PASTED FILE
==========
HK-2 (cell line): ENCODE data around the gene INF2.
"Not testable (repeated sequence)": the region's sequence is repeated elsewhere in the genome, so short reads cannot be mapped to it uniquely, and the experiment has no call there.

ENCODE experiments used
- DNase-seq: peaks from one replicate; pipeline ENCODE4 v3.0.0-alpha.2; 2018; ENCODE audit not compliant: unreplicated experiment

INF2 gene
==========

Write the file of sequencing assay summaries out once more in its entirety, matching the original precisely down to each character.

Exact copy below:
HK-2 (cell line): ENCODE data around the gene INF2.
"Not testable (repeated sequence)": the region's sequence is repeated elsewhere in the genome, so short reads cannot be mapped to it uniquely, and the experiment has no call there.

ENCODE experiments used
- DNase-seq: peaks from one replicate; pipeline ENCODE4 v3.0.0-alpha.2; 2018; ENCODE audit not compliant: unreplicated experiment

INF2 gene